26 Dec2010

Escargots de Bourgogne

by Marketman

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I always used to equate escargots with fancy meals at french restaurants. Even when dining at a bistro, escargots were just not common fare. The last time we had this dish was actually at Les Halles 4-5 years ago, probably long after Anthony Bourdain had left as head chef. It may surprise many of you that making escargots at home couldn’t be easier and it makes a wickedly elegant starter. We had some escargots for Christmas Eve dinner and it was a hit! You will need a couple of dozen of the escargot shells, and a tin (yes a CAN of snail meats). Open up the can, take a nice meaty snail meat and stuff it into the shells…

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Prepare lots of softened butter with minced garlic, shallots, italian parsley, salt and pepper mixed in (a little fresh nutmeg if you like) and generously slather the butter into the shell openings. Stick this in a 375F oven for some 15 minutes or so until the butter is bubbling and the garlic is very aromatic. Serve hot with lots of french bread on the side to mop up the juices. Delicious and so incredibly easy to do. I suppose the true delicacy comes from a particular region, and only when fresh escargots are harvested and feasted upon. But for most of the world, I think we only experience the canned stuff. And what wouldn’t taste good doused in garlic butter? If you have to purchase the shells (I recycle ours), a serving of 6 snails will probably run you roughly PHP150, far less than a snazzy French restaurant would charge. How does this compare with our own native kuhol? I find the escargots to be a lot meatier, though a touch chewy if canned. Our own kuhol is delicious, but sometimes a lot of work to pull out of its shell, and occasionally possessing slightly off flavors, which many try to mask by adding lots of ginger and other ingredients…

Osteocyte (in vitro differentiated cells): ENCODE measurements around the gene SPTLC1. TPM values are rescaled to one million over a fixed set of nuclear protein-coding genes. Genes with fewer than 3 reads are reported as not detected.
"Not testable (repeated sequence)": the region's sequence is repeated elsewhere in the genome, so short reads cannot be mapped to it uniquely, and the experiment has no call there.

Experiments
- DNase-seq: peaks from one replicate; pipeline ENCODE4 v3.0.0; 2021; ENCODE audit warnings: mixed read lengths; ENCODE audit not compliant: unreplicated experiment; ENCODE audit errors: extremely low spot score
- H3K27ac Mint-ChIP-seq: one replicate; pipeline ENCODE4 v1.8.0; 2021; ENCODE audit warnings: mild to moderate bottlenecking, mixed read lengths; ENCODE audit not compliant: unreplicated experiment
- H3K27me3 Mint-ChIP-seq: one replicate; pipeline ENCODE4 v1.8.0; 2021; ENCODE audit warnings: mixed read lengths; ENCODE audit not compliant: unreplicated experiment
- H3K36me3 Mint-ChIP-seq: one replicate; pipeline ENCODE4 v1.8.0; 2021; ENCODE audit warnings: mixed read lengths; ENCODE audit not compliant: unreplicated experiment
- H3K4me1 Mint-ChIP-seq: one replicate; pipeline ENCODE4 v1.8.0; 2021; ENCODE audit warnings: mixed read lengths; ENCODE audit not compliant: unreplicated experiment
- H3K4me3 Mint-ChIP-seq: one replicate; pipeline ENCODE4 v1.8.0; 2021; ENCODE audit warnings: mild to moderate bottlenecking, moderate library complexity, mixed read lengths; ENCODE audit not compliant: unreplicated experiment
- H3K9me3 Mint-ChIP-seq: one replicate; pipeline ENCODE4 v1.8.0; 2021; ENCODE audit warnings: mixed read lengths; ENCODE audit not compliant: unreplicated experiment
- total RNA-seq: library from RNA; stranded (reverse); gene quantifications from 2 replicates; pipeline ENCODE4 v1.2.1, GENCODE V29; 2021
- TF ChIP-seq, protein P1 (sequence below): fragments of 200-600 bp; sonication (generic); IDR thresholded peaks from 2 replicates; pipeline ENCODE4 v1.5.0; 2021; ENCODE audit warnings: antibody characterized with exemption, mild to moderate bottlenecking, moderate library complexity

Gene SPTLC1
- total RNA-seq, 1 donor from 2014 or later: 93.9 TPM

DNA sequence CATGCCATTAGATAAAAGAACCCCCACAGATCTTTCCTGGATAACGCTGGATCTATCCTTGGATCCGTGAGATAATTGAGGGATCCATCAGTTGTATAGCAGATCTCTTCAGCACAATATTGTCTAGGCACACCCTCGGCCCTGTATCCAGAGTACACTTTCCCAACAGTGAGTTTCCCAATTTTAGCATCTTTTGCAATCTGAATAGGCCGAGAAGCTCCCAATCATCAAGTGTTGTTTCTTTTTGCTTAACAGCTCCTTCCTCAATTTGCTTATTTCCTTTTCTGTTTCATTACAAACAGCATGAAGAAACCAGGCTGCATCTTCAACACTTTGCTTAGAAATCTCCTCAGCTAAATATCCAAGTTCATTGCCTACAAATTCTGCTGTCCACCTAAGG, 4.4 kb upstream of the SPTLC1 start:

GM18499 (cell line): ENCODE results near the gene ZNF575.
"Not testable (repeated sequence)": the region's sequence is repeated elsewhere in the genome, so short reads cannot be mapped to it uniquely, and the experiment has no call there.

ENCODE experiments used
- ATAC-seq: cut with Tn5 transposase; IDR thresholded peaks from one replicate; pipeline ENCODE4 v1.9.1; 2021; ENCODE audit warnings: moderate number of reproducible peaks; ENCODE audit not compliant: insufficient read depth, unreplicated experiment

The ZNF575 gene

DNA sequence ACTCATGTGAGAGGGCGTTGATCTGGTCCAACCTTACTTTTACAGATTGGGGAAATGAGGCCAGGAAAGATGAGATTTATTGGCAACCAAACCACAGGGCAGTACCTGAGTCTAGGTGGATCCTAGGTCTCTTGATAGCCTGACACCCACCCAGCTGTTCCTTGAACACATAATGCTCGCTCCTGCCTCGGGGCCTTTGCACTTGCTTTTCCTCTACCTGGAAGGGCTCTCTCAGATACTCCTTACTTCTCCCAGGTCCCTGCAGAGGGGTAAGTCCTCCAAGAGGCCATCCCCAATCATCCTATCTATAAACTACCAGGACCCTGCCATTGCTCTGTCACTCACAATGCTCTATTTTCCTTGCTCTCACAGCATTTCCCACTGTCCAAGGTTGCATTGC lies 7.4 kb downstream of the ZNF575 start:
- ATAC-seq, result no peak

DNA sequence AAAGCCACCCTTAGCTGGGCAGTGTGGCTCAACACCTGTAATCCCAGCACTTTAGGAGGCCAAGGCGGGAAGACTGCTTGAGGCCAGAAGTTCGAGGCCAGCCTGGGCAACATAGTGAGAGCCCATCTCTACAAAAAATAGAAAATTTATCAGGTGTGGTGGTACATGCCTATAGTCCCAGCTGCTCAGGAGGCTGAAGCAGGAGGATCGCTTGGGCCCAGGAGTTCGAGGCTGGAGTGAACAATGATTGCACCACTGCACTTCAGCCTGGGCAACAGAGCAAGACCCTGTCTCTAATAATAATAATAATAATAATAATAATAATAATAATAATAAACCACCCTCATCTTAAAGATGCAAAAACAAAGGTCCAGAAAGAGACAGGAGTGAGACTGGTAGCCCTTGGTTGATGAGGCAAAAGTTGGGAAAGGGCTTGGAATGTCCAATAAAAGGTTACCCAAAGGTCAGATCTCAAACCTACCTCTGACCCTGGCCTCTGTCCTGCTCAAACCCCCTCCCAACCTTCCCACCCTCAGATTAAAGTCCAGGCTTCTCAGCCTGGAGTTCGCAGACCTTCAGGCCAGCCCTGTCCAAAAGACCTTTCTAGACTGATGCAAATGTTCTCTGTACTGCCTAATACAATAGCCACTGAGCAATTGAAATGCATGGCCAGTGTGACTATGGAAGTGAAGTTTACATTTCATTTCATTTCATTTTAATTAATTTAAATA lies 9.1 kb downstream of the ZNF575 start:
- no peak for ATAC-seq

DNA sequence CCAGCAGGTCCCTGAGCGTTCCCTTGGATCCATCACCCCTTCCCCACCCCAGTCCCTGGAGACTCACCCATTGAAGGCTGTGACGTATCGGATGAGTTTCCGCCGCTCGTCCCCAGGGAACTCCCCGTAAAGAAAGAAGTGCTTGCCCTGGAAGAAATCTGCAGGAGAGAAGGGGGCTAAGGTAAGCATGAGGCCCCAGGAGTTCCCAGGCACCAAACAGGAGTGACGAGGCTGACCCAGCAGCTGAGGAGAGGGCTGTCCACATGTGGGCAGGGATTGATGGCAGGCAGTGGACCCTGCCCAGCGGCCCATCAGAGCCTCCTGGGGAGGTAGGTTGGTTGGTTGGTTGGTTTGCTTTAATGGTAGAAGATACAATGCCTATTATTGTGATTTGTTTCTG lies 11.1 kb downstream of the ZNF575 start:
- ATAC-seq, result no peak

COMMENTS:

  1. bearhug0127 says:

    I was watching an episode of Rick Steve’s Europe where he bought escargot shells and the meat. I believe they still cost and arm and a leg, though.

    Nice shots, MM.

    Dec 26, 2010 | 6:18 am

     
  2. isabel says:

    hello MM! these look so delicious… i’m curious about the serving plate though… is that one of your single-use implements?

    Dec 26, 2010 | 7:46 am

     
  3. Marketman says:

    isabel, yes, good catch, it is a single purpose escargot plate. But you can just as easily serve them in a tapas cazuela, a small pottery dish that retails for just PHP70-100 each. :) Oh, and there are specific “tongs” to pick up the shells as well, but we don’t have any of those…